Multi-Site DIVIMP Development:
Some Organizational Suggestions
University of Toronto
Institute for Aerospace Studies
October 13th, 1998
The DIVIMP code is now being independently worked on at JET in the UK
(combined with the EDGE1D, EDGE2D and NIMBUS codes), Juelich in Germany
(KFA) (combined with B2 and EIRENE), Asdex Upgrade at Garching (Germany),
DIIID in San Diego (USA), Tokamak de Varennes in Quebec, CMOD at MIT in
Boston (USA) and at UTIAS in Toronto. The number of users and sites where
this code is used may continue to grow, and as this occurs, the logistical
problems in maintaining a base and reference version of the code will also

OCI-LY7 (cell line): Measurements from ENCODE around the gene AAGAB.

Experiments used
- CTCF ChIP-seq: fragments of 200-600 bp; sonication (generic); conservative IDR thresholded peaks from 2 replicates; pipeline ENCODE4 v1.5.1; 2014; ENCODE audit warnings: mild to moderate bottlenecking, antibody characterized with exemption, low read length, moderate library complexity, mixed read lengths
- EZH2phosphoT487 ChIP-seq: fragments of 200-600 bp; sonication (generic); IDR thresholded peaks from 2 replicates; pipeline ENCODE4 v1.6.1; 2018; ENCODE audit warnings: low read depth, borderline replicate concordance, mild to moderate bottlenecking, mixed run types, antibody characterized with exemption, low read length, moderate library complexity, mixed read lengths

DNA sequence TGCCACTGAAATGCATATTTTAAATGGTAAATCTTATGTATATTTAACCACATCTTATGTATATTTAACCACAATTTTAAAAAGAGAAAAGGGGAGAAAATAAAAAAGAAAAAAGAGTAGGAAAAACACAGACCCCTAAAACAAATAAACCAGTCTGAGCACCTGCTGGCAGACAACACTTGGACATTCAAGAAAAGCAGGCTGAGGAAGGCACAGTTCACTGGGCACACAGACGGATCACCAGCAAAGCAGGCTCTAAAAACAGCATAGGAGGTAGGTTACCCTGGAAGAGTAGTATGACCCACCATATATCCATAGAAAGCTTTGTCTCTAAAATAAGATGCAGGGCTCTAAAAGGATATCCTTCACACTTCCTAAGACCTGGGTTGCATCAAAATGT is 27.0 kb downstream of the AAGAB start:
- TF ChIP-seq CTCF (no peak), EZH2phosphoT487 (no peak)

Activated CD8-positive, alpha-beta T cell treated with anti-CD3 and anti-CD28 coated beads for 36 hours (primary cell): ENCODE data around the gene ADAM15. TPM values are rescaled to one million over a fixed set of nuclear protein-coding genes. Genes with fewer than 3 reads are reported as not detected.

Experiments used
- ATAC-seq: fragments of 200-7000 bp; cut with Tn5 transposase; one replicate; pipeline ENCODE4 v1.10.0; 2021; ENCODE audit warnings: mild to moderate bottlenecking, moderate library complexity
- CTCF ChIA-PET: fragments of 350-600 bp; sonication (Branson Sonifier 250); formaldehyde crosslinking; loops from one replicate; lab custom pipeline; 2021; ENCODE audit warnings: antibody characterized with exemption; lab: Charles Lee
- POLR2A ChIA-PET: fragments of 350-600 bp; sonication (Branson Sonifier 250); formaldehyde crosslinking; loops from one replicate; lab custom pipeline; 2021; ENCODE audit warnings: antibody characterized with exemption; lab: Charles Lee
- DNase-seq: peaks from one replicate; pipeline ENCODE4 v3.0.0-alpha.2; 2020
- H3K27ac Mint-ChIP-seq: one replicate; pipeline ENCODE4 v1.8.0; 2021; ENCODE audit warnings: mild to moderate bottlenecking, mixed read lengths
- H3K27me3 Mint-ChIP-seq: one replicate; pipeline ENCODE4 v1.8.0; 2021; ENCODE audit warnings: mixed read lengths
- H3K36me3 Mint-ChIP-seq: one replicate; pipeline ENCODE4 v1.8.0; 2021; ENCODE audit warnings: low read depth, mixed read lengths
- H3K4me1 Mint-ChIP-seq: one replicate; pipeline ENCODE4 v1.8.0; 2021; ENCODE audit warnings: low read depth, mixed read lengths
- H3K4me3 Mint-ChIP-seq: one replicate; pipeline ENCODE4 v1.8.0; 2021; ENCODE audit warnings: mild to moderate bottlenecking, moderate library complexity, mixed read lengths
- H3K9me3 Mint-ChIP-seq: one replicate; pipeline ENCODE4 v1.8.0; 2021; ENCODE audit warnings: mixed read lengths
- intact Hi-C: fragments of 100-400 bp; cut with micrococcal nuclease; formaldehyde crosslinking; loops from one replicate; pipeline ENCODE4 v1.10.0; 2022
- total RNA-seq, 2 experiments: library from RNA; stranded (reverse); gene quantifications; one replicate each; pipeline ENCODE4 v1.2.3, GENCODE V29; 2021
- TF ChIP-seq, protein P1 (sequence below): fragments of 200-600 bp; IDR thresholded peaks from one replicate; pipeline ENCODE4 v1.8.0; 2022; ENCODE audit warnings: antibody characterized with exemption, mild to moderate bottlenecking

This document is intended as a draft, proposing methods and simple
procedures to make the development and maintenance of DIVIMP at multiple
sites by multiple persons both easier and more efficient. With three or
four numerical modeling codes which are becoming interoperable and whose
source code is being modified in an independent fashion at a number of
different sites, it would be valuable if consistency and compatibility
between the codes could be maintained. The following are suggestions
intended to reduce or eliminate difficulties that may arise in this
regard. Further recommendations and suggestions on how to make the
independent development and subsequent reconvergence of the resultant
DIVIMP versions as quick and painless as possible are happily welcomed.
- To suggest or develop procedures to try to ensure that the different
code versions maintain some level of consistency. There are two aspects